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I have a multiboot system that I would like to use Grub to manage. The version of Grub shipping with my Linux distro is Grub2, and it installs its equivalent of stage 1.5-2, core.img, into the remaining sectors on the first track after the MBR but before the first partition. Unfortunately, those sectors are needed by another program.

I have a separate primary /boot partition. If I could only keep boot.img as my MBR but have it look in the /boot partition for core.img rather than the embedded one in the sectors immediately following the MBR, everything would work fine. Is this possible with grub2?

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seems like it should be possible. since grub can chainload grub, you might need to fully install grub to the partition boot sector; then you might get away with installing just the stage1 code to the MBR. not sure about this exactly, will need to research more. –  quack quixote Feb 10 '10 at 5:48
    
What sort of application needs to address sectors outside a partition? Is it some sort of ridiculous DRM or antipiracy element to an app? –  Alexander Burke Mar 13 '10 at 7:12
    
Putting any sort of code in the no-man's land preceding the 1st partition is just plain nuts, and certainly one of GRUB's biggest failings. –  kreemoweet Apr 22 '12 at 4:24
    
@kreemoweet: Except that zone is "reserved for boot operations". This is also where TrueCrypt stores its encryption key. Any program which is not required to boot should not ever corrupt this area. –  BatchyX Dec 31 '12 at 14:40

2 Answers 2

It is possible to configure GRUB2 in BIOS mode to boot from a partition without embedding into the area after the MBR, but there are some complications:

  1. You must have /boot on a plain partition (it may be a primary or logical partition, but must not use software RAID (md) or LVM). A separate partition for /boot is not absolutely required, but if /boot is stored on the root filesystem, the same partition restrictions will apply to the root filesystem partition.

  2. The filesystem used for /boot must support blocklist installation mode. Most commonly used Linux filesystems support this; important exceptions are btrfs and xfs (however, btrfs has a large enough bootloader area to embed core.img there, so installing GRUB2 there could still work). Again, if you do not have a separate partition for /boot, these restrictions will apply to your root filesystem.

    The blocklist installation mode is not recommended by GRUB2 developers, because in this mode core.img is stored in the /boot filesystem as a plain file, but actually it is accessed using sector numbers stored in the partition boot sector generated by GRUB (and in core.img itself), therefore doing any file operation on this file may break booting. This is another reason to have separate /boot partition when using this mode — there is less chance that you do some filesystem operation that will affect core.img.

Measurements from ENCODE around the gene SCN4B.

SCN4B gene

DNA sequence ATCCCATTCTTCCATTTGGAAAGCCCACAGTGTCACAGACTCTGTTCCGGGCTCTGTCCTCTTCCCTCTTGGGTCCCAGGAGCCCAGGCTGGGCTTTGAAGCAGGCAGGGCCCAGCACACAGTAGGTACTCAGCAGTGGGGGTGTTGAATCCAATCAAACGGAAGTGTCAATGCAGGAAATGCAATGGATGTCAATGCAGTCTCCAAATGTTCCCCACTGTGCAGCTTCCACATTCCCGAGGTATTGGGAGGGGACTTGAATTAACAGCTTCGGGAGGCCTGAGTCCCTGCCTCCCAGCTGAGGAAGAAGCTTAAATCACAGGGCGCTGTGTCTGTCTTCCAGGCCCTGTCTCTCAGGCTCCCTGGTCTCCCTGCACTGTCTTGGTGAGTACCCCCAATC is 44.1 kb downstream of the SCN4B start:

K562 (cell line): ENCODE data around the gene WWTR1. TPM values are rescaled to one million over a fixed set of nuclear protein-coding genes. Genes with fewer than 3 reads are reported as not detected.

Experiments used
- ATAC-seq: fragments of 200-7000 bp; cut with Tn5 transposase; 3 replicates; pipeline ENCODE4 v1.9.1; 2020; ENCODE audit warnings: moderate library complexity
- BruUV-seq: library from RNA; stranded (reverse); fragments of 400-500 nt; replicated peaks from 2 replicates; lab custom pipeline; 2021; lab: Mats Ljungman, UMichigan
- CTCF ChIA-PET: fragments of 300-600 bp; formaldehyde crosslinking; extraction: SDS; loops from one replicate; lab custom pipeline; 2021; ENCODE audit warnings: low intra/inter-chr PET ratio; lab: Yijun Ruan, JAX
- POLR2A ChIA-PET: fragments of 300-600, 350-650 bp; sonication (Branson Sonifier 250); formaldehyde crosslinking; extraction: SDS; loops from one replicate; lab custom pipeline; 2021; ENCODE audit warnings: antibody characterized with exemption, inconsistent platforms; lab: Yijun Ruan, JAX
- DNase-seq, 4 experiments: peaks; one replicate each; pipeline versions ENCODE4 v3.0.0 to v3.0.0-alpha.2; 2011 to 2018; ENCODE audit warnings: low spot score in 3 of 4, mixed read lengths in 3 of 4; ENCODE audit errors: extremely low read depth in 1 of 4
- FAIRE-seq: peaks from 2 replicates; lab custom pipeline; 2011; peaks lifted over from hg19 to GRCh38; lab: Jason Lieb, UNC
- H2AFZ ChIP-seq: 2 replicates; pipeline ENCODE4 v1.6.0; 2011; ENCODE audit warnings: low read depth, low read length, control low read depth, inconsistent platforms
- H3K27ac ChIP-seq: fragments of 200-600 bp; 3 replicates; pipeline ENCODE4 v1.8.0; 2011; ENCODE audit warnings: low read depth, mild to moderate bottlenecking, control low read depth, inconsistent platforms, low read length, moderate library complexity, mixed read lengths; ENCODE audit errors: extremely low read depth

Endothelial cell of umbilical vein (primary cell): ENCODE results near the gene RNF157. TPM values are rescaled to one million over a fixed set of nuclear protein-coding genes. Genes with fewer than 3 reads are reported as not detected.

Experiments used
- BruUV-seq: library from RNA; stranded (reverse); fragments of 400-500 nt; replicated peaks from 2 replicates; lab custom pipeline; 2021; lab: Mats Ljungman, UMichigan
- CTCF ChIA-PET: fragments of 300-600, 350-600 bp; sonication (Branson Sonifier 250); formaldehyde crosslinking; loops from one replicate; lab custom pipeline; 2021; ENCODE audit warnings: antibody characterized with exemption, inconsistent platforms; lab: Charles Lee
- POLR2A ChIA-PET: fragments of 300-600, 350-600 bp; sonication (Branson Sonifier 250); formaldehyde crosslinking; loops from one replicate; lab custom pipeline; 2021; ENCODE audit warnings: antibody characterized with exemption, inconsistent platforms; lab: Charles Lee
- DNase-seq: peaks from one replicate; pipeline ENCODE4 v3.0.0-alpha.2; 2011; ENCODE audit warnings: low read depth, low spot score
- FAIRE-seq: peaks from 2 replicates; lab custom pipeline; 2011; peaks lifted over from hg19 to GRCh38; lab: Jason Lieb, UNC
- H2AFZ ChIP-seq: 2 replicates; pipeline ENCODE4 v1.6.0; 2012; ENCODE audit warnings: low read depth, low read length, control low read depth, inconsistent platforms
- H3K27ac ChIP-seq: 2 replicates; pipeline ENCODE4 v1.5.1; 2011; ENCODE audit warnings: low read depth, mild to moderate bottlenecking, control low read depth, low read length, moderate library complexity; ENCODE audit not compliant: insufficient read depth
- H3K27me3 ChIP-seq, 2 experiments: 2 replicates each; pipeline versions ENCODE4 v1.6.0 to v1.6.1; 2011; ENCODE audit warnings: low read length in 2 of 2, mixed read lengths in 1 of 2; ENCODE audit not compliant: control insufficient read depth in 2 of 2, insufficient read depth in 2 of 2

3. If /boot is on a logical partition, you must have some means to start the bootloader code from the partition boot sector — many versions of MBR code support booting only from primary partitions. One solution is to use the MBR code from Syslinux, which supports booting even from logical partitions.

Suppose that your /boot partition is /dev/sda2; then you should install GRUB2 there with the following command:

grub-install --force /dev/sda2

You need to use the --force option, because recent GRUB2 versions refuse to use the blocklist installation mode without it.

Then you should use fdisk /dev/sda to mark the partition 2 active.

Finally, if you had some non-default boot code in the MBR (e.g., an older GRUB installation), you need to install code which loads the boot sector from the active partition — e.g., you can take mbr.bin from Syslinux:

dd bs=440 count=1 conv=notrunc if=mbr.bin of=/dev/sda

When using a logical partition for /boot, you may also consider using altmbr.bin from Syslinux, which takes the boot partition number from a byte in MBR instead of looking for the active partition, so that any non-Linux operating system you have on the computer will not be confused by a logical partition marked as active.

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As far as I can see it is not possible to configure Grub2 such that the code in the MBR looks anywhere other than the next sector for its core.img.

You can, however, load all of Grub into your /boot partition. This saves the need to meddle with any of the data stored at the beginning of the disk. By default the code in the MBR will find the active partition and transfer control to the first sector of that partition. If you require a suitable MBR there is one shipped with Syslinux.

This does presume that your /boot partition is a normal primary partition.

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